All Beth has to do is drive her son to his Under-14s away match, watch him play, and bring him home.
Just because she knows her ex-best friend lives near the football ground, that doesn’t mean she has to drive past her house and try to catch a glimpse of her. Why would Beth do that, and risk dredging up painful memories? She hasn’t seen Flora for twelve years. She doesn’t want to see her today, or ever again.
But she can’t resist. She parks outside the open gates of Newnham House, watches from across the road as Flora and her children Thomas and Emily step out of the car. Except… There’s something terribly wrong. Flora looks the same, only older. As Beth would have expected. It’s the children. Twelve years ago, Thomas and Emily were five and three years old. Today, they look precisely as they did then.
They are still five and three. They are Thomas and Emily without a doubt – Beth hears Flora call them by their names – but they haven’t changed at all.
They are no taller, no older… Why haven’t they grown?
“WHEN YOU’RE YOUNG, YOU DON’T SERIOUSLY WONDER WHETHER YOUR FRIENDS MIGHT BE TERRIBLE PEOPLE. YOU’RE NAIVE AND OPTIMISTIC; YOU ASSUME ANYONE OCCUPYING THE STRUCTURAL POSITION OF BEST FRIEND MUST BE A GOOD PERSON DEEP DOWN.”
This was bonkers.
It’s been six years since I’ve last picked up a book by Sophie Hannah (!) and having adored A Game For All The Family, Haven’t They Grown was high on my list. I honestly forgot what an insane and enjoyable crime thriller writer she is!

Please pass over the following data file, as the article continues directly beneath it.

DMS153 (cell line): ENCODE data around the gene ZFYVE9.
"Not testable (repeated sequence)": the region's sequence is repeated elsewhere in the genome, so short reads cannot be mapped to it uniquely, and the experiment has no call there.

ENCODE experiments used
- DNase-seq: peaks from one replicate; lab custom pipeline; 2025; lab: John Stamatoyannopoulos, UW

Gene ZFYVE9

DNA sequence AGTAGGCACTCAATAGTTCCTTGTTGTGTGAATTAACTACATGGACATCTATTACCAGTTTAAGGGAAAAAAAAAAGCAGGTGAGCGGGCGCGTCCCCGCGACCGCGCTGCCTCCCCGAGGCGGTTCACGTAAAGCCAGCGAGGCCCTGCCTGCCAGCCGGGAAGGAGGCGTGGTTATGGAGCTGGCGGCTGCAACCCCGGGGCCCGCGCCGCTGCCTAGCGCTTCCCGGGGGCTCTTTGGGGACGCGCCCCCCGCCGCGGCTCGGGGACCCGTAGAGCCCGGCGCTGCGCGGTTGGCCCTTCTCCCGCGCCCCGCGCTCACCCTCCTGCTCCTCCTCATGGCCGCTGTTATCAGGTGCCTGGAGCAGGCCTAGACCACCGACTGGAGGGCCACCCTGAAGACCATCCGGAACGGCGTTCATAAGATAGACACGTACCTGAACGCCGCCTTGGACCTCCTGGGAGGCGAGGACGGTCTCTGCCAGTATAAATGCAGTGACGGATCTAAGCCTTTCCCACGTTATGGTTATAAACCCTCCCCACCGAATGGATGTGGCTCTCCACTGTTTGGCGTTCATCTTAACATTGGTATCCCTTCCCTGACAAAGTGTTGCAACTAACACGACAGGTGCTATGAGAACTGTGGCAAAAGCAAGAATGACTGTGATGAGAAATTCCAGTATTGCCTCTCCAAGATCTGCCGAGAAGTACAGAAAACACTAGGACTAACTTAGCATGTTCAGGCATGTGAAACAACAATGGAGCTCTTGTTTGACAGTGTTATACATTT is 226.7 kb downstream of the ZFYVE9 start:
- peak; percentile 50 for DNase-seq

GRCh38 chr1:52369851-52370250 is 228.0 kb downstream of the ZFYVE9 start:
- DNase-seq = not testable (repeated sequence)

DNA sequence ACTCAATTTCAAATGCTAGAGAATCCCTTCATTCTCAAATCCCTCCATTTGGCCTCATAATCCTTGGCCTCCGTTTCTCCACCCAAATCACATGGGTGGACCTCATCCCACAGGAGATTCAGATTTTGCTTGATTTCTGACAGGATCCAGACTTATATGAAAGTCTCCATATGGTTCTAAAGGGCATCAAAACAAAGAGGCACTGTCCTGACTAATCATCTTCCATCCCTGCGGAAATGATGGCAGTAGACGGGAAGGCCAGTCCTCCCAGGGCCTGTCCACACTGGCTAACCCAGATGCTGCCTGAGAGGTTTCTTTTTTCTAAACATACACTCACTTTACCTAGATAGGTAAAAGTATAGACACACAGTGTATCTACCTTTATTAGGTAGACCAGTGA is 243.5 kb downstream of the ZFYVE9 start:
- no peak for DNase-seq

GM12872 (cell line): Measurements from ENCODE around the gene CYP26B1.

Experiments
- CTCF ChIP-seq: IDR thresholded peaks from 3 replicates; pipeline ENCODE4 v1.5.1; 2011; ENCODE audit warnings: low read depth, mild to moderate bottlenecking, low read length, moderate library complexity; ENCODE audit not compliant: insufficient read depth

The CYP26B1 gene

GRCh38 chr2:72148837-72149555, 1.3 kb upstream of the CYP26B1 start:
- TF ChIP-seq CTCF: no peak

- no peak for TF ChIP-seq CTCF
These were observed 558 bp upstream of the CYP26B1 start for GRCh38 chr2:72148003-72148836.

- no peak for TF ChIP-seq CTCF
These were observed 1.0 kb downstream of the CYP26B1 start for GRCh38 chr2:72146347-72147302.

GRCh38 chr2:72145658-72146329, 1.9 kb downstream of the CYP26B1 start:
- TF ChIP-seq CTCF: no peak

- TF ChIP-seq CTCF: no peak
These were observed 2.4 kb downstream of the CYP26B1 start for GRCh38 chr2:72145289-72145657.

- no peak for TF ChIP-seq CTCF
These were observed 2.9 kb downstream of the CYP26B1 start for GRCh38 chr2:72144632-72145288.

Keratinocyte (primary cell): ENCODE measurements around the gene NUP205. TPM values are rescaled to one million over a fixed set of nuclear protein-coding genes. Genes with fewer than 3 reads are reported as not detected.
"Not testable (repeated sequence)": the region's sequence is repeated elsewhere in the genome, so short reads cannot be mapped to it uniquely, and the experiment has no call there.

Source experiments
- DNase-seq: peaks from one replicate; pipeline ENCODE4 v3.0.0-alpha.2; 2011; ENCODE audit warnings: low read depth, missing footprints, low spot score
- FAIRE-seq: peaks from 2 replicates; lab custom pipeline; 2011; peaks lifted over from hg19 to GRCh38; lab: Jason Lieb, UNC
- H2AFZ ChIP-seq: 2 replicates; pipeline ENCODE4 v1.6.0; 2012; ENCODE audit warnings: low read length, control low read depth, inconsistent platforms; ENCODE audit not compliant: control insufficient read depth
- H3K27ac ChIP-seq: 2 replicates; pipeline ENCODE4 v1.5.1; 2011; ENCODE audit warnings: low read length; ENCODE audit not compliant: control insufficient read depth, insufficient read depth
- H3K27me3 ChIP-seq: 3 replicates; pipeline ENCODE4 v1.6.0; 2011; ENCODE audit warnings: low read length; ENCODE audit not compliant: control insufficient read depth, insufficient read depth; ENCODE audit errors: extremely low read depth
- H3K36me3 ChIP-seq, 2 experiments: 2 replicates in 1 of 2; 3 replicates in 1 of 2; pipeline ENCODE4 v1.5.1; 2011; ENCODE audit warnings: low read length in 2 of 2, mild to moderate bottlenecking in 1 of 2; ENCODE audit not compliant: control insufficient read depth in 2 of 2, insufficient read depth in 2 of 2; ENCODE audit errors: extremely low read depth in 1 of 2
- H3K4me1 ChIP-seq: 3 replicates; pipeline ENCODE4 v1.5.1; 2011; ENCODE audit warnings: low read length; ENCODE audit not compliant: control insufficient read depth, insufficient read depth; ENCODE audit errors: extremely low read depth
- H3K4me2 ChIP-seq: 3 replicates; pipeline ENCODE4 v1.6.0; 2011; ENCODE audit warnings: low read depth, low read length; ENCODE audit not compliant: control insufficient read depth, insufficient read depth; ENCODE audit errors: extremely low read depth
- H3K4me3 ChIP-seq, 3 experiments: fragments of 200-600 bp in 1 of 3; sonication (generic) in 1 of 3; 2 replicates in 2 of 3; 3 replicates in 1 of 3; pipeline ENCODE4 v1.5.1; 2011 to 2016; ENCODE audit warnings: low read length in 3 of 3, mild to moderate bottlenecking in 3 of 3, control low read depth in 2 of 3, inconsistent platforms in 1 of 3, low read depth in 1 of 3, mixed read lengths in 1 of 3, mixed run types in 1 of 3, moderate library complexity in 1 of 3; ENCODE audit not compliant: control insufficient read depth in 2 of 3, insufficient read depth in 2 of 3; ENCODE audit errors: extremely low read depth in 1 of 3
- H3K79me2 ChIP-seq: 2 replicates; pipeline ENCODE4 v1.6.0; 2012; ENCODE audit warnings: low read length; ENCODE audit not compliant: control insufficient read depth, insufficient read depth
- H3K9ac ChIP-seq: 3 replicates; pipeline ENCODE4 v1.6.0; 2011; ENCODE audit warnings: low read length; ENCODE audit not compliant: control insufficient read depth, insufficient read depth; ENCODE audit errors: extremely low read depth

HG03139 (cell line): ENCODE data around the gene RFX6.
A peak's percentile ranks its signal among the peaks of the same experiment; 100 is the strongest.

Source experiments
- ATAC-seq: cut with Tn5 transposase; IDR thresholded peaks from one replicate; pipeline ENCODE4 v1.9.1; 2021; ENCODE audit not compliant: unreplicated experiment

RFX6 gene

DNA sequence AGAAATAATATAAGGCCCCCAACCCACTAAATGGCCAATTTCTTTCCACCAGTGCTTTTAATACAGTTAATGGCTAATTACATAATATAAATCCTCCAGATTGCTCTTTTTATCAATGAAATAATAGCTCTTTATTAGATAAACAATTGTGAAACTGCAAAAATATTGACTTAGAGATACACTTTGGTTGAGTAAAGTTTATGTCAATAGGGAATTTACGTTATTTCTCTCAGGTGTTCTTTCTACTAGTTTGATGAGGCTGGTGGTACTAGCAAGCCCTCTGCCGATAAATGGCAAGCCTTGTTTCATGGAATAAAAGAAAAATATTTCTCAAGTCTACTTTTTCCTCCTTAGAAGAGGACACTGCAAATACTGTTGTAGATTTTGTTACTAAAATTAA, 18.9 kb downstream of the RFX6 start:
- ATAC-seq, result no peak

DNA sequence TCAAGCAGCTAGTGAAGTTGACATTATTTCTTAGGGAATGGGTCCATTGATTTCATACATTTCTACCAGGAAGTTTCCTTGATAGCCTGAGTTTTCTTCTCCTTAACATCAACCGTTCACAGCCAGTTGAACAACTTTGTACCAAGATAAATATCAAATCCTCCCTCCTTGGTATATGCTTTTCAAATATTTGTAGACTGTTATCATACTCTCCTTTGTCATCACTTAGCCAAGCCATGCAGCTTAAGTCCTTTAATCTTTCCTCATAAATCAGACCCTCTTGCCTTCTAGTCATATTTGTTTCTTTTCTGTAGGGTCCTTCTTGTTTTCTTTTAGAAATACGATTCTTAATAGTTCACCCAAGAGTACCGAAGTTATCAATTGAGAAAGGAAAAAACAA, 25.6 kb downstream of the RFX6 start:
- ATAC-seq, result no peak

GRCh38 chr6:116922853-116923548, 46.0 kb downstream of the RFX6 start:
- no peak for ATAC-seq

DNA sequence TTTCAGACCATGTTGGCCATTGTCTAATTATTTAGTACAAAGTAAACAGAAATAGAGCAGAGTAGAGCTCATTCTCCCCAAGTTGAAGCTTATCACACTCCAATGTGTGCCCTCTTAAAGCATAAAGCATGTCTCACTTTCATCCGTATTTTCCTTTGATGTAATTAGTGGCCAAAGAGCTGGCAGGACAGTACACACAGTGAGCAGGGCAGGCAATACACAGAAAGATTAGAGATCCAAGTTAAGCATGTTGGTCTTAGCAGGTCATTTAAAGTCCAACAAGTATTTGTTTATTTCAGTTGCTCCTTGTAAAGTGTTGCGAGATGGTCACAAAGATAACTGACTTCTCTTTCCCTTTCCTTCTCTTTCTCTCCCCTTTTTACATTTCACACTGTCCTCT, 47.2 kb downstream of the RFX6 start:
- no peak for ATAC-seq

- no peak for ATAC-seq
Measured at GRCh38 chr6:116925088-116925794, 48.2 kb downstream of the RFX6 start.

Listen, was the whole thing entirely implausible? Absolutely. Did I care? Not at all.
Haven’t They Grown is a wild ride. After Beth takes the wrong turn dropping her son off at footy, she glimpses her old friend, Flora, and her children. 12 years have passed since their friendship came to an abrupt end but something is wrong; the children haven’t aged. They should be in their late teens, but they appear to still be exactly the same as age and when Beth last saw them.
Gripping from start to finish, Haven’t They Grown is packed to the brim with twists and a constantly evolving plot. Just when you think you know what’s happening, Hannah throws a spanner in the works and the mystery of Flora’s ever youthful children becomes so impossible to solve that you’re left scratching your head in utter confusion. The ending, as far-fetched as it is, is so twisted, I truly couldn’t have predicted it. At one point, I was convinced it was aliens. Sadly, the actual explanation was far less supernatural and somehow far more twisted than if they had been cloned by aliens.
Beth as a protagonist was an interesting one. I went back and forth between admiring her determination or being annoyed by her and her family. None of the characters in Haven’t They Grown are particularly likeable, but I didn’t love Zannah. The attempt at Gen-Z humour was a tad forced at times and many side plots were included that just didn’t go anywhere.
Still, the way Hannah writes the overarching mystery is so engaging. With each passing page, I became more and more addicted. I needed to know what exactly was going on! My brain was literally fried by the end. I can’t believe it’s taken me this long to read another Sophie Hannah novel! Recommendations of more of her work are welcome.